Get your Health question answered in 3 easy steps
A Doctor will be with you shortly
Ask a Doctor Now
142 Doctors are Online

Infant tested positive for enterobacter cloacae in a throat swab. What should be done?

User rating for this question
Very Good
Answered by

Practicing since : 2006
Answered : 338 Questions
my 23 month old tested positive for enterobacter cloacae in a throat swab, what should be done?
Posted Wed, 16 Jan 2013 in Child Health
Answered by Dr. Kaushik K Murthy 47 minutes later
Hi, thanks for writing to us.

Firstly, I want to know as to why the throat swab was advised and the symptoms the child was having before the throat swab was done, in short I want a brief medical history.

Secondly, I would advise you to bet a blood culture sensitivity also done (if its not done ) and the throat swab sent to sensitivity pattern for antibiotics.

If the growth is significant in terms of laboratory parameters, then the necessary antibiotics would be required to control the infection.

Kindly follow up with the child’s brief medical.

Above answer was peer-reviewed by
Follow-up: Infant tested positive for enterobacter cloacae in a throat swab. What should be done? 10 hours later
She had presented fever for one day, controllable
With tylenol. Swab was advised to rule out
Bacteria since a virus was suspected.
Throat had Little red spots and some inflamación
Of neck
Answered by Dr. Kaushik K Murthy 12 hours later
Hi, thanks for the follow up

Good to know the medical history.

According to the medical history and the picture of the symptoms you have depicted- your child may be having a tonsillitis/pharyngitis - inflammation of the neck may be regional enlargement of the lymph nodes in response to the infection of the throat.

Enterobacter cloacae is a community acquired infection or a nosocomial infection (i.e. Hospital acquired)

The next step of action would be to give the child’s blood sample for culture and sensitivity and start appropriate antimicrobial therapy which would best be suggested by your child s pediatrician.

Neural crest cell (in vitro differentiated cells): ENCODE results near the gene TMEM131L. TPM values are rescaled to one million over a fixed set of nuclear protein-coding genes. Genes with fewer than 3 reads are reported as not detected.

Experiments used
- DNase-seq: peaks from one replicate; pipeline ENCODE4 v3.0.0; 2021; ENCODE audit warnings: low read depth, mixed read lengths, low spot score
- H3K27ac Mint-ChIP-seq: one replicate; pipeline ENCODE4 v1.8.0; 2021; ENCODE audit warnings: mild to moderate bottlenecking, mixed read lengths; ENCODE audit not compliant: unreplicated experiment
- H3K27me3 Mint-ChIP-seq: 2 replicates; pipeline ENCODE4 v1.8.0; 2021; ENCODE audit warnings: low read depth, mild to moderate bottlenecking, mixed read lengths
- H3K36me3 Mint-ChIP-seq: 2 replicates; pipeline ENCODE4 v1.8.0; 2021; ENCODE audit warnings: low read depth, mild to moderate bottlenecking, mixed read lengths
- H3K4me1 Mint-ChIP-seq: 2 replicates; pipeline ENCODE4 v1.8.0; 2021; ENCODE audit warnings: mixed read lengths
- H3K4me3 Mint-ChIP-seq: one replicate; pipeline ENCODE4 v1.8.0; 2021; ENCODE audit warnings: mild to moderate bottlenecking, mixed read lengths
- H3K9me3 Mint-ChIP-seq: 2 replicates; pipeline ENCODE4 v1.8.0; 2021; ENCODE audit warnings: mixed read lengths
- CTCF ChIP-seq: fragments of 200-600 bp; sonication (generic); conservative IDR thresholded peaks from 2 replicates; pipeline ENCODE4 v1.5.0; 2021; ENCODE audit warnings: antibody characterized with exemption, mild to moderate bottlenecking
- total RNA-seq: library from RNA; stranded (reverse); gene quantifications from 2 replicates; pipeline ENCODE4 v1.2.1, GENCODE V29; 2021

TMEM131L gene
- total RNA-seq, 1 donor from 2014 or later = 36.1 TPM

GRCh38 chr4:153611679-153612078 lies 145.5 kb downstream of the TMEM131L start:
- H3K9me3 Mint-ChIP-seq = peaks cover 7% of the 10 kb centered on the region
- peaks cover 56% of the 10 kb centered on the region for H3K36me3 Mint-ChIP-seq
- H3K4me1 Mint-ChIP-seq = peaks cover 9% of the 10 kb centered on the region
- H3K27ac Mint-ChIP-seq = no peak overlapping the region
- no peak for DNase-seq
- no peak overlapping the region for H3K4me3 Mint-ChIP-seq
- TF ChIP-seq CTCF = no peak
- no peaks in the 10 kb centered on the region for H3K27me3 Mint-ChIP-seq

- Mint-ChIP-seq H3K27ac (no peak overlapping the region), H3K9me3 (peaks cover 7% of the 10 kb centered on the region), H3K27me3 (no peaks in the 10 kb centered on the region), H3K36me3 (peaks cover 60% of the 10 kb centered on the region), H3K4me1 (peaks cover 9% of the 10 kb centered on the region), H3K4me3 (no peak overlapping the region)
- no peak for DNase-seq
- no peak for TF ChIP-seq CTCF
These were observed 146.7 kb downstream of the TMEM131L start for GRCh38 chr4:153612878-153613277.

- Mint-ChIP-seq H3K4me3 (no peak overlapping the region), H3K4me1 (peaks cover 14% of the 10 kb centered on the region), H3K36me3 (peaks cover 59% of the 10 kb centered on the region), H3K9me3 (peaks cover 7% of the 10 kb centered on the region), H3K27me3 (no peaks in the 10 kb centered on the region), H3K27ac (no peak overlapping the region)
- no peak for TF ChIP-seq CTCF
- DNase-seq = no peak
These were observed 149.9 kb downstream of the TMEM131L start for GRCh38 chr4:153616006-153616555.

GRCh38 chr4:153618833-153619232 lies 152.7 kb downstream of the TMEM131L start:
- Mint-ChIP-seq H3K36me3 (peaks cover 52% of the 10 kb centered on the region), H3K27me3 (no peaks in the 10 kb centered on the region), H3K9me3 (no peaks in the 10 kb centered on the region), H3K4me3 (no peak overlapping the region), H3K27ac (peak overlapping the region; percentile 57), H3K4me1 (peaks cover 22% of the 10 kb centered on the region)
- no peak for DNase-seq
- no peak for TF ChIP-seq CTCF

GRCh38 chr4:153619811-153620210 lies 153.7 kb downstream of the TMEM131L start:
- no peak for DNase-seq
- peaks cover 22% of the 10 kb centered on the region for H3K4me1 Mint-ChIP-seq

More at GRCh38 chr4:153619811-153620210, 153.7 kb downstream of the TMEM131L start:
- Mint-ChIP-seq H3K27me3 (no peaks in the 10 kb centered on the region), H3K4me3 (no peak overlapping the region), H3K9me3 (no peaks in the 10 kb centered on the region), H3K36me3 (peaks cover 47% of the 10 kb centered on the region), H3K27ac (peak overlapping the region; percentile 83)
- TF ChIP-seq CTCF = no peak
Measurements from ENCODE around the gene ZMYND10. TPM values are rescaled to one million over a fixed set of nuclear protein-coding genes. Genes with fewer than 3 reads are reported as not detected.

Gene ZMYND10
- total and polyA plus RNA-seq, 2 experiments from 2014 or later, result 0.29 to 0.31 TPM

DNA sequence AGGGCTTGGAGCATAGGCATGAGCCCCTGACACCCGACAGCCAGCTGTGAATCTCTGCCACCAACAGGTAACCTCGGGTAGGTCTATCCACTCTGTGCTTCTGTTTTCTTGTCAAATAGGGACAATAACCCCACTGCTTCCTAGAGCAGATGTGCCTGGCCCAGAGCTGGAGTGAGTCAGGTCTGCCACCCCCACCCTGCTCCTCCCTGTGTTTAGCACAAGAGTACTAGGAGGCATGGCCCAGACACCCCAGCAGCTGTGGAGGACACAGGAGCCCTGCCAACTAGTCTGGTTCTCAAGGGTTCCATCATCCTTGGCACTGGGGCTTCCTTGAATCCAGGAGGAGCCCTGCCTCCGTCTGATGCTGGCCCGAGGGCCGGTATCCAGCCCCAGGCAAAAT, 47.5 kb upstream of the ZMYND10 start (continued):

Meanwhile watch for other signs of progressive infection- high grades of fever not getting controlled by the usual doses of paracetamol, fever associated with chills and rigors, fever associated with difficulty in urination, symptoms of cough hurried breathing & difficulty in breathing-- which all suggests progression of the disease and the need for hospitalization.

Maintain the child's nutrition and hydration in the mean time.
I wish her a speedy recovery. I’ll be personally interested to know her recovery, kindly write back to me.

Thank you & regards.
Above answer was peer-reviewed by
Share on Facebook
Share on Twitter
Share on Google+
Question is related to
Diseases and Conditions
Lab Tests

The user accepted the expert's answer

Ask a Pediatrician

© Ebix, Inc. All Rights Reserved.
All the information, content and live chat provided on the site is intended to be for informational purposes only, and not a substitute for professional or medical advice. You should always speak with your doctor before you follow anything that you read on this website. Any health question asked on this site will be visible to the people who browse this site. Hence, the user assumes the responsibility not to divulge any personally identifiable information in the question. Use of this site is subject to our Terms & Conditions
Already Rated.
Your rating:

Ask a Doctor